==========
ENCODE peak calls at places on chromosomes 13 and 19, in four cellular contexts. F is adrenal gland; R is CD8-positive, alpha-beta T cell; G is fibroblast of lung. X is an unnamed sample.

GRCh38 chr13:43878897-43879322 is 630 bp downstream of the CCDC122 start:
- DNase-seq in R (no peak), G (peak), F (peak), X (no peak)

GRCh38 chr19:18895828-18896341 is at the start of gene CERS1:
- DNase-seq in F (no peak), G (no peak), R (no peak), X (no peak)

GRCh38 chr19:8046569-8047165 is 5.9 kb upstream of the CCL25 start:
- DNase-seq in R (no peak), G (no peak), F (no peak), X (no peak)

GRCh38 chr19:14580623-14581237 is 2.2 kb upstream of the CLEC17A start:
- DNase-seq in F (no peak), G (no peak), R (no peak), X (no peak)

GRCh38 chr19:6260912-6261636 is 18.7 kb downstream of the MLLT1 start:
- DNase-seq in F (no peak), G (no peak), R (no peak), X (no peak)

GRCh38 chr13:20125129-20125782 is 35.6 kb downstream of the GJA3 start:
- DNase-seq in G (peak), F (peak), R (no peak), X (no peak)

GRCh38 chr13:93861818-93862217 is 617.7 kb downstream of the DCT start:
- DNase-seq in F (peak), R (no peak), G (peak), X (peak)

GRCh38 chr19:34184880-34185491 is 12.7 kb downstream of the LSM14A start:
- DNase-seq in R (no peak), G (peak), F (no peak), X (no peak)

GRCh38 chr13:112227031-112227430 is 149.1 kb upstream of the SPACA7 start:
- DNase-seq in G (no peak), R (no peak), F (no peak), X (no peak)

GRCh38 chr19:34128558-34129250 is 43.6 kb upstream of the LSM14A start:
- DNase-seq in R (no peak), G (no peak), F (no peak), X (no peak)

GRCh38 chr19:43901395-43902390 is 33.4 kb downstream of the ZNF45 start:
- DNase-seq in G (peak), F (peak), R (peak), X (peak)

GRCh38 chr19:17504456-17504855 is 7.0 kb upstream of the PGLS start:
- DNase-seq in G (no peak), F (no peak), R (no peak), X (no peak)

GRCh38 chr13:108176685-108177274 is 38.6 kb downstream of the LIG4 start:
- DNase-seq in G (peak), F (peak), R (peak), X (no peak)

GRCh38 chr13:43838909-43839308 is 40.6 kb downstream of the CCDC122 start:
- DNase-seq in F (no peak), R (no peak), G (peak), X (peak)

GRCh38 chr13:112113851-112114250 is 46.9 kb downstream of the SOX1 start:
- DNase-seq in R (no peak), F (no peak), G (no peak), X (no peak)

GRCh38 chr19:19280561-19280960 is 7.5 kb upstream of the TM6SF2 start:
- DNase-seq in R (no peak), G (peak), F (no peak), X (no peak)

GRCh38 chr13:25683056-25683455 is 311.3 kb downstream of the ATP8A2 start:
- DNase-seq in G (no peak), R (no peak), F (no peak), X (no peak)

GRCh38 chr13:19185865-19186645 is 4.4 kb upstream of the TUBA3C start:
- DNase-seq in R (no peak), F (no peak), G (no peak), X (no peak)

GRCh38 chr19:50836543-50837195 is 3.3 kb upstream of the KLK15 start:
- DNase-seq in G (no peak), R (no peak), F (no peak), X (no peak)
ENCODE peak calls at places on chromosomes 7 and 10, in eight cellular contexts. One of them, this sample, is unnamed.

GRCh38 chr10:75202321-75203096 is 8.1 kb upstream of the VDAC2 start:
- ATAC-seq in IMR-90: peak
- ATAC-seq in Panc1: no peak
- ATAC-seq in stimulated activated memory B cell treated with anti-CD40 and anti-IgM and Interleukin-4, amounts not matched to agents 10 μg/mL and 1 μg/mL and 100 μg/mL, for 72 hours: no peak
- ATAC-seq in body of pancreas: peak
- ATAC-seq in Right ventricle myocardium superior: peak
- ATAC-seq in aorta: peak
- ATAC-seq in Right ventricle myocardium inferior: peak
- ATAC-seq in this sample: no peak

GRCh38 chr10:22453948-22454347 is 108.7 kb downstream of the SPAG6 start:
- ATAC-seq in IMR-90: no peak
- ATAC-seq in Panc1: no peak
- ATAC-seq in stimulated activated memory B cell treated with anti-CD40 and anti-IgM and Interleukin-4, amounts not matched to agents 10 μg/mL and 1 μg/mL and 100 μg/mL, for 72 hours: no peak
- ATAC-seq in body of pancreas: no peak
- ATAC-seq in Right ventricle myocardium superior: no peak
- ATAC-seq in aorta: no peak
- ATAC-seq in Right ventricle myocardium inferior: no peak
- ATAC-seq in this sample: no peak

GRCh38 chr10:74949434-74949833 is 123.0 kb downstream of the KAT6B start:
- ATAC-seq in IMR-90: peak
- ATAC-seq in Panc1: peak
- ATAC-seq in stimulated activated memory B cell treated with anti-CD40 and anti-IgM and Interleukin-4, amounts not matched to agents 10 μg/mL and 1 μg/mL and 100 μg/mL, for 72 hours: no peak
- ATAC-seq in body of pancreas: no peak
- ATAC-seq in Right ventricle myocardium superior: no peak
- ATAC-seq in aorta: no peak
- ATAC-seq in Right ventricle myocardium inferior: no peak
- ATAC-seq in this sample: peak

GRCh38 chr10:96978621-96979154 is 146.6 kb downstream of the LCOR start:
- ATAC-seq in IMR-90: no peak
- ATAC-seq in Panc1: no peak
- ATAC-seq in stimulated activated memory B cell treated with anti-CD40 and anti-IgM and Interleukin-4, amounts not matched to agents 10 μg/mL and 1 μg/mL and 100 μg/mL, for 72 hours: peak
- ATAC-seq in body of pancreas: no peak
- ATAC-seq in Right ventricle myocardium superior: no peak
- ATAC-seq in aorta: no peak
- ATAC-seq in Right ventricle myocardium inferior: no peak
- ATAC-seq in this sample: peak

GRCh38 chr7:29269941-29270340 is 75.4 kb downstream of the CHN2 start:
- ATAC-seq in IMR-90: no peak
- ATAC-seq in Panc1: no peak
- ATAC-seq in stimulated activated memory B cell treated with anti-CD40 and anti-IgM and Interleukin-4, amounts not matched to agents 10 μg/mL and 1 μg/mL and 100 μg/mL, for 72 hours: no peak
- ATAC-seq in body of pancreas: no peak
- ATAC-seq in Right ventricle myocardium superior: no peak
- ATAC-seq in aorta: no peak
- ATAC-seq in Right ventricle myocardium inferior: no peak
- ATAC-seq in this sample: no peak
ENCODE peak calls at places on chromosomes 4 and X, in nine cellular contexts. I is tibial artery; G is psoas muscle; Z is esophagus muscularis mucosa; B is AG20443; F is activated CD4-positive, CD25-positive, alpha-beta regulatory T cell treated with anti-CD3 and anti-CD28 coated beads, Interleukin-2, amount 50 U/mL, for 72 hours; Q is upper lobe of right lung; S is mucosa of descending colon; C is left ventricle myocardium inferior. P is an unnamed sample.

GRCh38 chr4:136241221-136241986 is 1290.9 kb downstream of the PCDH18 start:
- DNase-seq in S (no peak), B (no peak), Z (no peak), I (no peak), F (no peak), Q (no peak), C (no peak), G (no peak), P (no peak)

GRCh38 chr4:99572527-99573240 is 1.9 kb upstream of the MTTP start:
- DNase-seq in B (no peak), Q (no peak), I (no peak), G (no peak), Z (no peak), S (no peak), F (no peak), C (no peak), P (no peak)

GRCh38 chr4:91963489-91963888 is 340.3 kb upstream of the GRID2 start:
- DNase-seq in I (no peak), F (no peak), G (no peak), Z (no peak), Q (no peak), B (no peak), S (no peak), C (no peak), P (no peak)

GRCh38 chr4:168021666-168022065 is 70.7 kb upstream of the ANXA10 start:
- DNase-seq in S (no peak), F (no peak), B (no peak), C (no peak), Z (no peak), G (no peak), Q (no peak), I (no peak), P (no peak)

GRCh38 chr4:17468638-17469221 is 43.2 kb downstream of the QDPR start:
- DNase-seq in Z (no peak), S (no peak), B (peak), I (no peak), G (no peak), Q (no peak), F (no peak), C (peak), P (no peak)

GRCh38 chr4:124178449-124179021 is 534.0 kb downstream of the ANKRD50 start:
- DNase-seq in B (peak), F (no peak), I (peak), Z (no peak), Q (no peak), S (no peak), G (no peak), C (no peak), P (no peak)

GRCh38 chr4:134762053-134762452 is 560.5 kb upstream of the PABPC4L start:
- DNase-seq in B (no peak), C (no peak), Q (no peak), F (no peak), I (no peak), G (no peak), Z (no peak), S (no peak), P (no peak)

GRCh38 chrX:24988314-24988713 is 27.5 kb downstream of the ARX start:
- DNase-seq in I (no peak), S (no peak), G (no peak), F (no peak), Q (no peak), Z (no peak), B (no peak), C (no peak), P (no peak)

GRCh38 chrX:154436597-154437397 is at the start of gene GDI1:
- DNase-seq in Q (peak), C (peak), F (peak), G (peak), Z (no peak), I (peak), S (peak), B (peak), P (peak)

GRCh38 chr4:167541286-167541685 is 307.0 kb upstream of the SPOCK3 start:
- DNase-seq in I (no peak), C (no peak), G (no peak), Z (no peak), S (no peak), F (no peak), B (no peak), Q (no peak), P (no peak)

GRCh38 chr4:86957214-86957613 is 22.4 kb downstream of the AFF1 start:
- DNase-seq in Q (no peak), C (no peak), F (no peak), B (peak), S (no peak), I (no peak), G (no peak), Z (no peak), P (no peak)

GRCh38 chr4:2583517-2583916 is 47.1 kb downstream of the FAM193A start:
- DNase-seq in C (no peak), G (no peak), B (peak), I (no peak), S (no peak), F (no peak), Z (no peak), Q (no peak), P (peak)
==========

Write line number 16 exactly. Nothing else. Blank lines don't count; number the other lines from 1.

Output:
GRCh38 chr19:34184880-34185491 is 12.7 kb downstream of the LSM14A start: